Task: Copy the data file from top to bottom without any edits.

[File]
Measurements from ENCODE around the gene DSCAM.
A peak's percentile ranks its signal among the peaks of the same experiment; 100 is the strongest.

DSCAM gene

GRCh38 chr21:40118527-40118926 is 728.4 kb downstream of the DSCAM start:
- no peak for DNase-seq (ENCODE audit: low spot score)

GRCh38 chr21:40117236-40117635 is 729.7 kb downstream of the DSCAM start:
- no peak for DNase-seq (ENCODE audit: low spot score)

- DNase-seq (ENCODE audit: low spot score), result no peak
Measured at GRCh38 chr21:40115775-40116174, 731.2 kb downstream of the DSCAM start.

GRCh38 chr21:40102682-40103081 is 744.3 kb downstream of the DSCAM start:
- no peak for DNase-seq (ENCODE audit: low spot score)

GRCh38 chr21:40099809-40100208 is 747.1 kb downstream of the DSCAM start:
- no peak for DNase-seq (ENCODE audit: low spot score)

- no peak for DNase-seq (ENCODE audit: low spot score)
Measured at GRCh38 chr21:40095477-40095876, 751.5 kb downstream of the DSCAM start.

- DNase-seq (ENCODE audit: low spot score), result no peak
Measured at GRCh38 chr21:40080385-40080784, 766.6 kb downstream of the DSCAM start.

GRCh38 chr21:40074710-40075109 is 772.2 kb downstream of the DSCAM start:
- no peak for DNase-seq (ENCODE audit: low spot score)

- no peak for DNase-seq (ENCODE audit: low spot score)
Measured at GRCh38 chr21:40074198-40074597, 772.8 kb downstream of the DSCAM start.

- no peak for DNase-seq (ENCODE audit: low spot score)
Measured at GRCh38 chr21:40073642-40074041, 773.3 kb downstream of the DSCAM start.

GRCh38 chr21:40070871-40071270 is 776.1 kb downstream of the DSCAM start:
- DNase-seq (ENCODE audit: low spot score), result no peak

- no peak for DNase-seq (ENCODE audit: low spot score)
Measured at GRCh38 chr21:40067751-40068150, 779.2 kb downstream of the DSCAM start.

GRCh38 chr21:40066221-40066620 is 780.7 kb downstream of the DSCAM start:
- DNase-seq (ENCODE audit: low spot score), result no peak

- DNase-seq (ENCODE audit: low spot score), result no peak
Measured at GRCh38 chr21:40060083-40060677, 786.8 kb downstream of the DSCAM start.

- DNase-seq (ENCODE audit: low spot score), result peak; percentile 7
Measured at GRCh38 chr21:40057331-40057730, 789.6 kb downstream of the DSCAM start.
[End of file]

Measurements from ENCODE around the gene DSCAM.
A peak's percentile ranks its signal among the peaks of the same experiment; 100 is the strongest.

DSCAM gene

GRCh38 chr21:40118527-40118926 is 728.4 kb downstream of the DSCAM start:
- no peak for DNase-seq (ENCODE audit: low spot score)

GRCh38 chr21:40117236-40117635 is 729.7 kb downstream of the DSCAM start:
- no peak for DNase-seq (ENCODE audit: low spot score)

- DNase-seq (ENCODE audit: low spot score), result no peak
Measured at GRCh38 chr21:40115775-40116174, 731.2 kb downstream of the DSCAM start.

GRCh38 chr21:40102682-40103081 is 744.3 kb downstream of the DSCAM start:
- no peak for DNase-seq (ENCODE audit: low spot score)

GRCh38 chr21:40099809-40100208 is 747.1 kb downstream of the DSCAM start:
- no peak for DNase-seq (ENCODE audit: low spot score)

- no peak for DNase-seq (ENCODE audit: low spot score)
Measured at GRCh38 chr21:40095477-40095876, 751.5 kb downstream of the DSCAM start.

- DNase-seq (ENCODE audit: low spot score), result no peak
Measured at GRCh38 chr21:40080385-40080784, 766.6 kb downstream of the DSCAM start.

GRCh38 chr21:40074710-40075109 is 772.2 kb downstream of the DSCAM start:
- no peak for DNase-seq (ENCODE audit: low spot score)

- no peak for DNase-seq (ENCODE audit: low spot score)
Measured at GRCh38 chr21:40074198-40074597, 772.8 kb downstream of the DSCAM start.

- no peak for DNase-seq (ENCODE audit: low spot score)
Measured at GRCh38 chr21:40073642-40074041, 773.3 kb downstream of the DSCAM start.

GRCh38 chr21:40070871-40071270 is 776.1 kb downstream of the DSCAM start:
- DNase-seq (ENCODE audit: low spot score), result no peak

- no peak for DNase-seq (ENCODE audit: low spot score)
Measured at GRCh38 chr21:40067751-40068150, 779.2 kb downstream of the DSCAM start.

GRCh38 chr21:40066221-40066620 is 780.7 kb downstream of the DSCAM start:
- DNase-seq (ENCODE audit: low spot score), result no peak

- DNase-seq (ENCODE audit: low spot score), result no peak
Measured at GRCh38 chr21:40060083-40060677, 786.8 kb downstream of the DSCAM start.

- DNase-seq (ENCODE audit: low spot score), result peak; percentile 7
Measured at GRCh38 chr21:40057331-40057730, 789.6 kb downstream of the DSCAM start.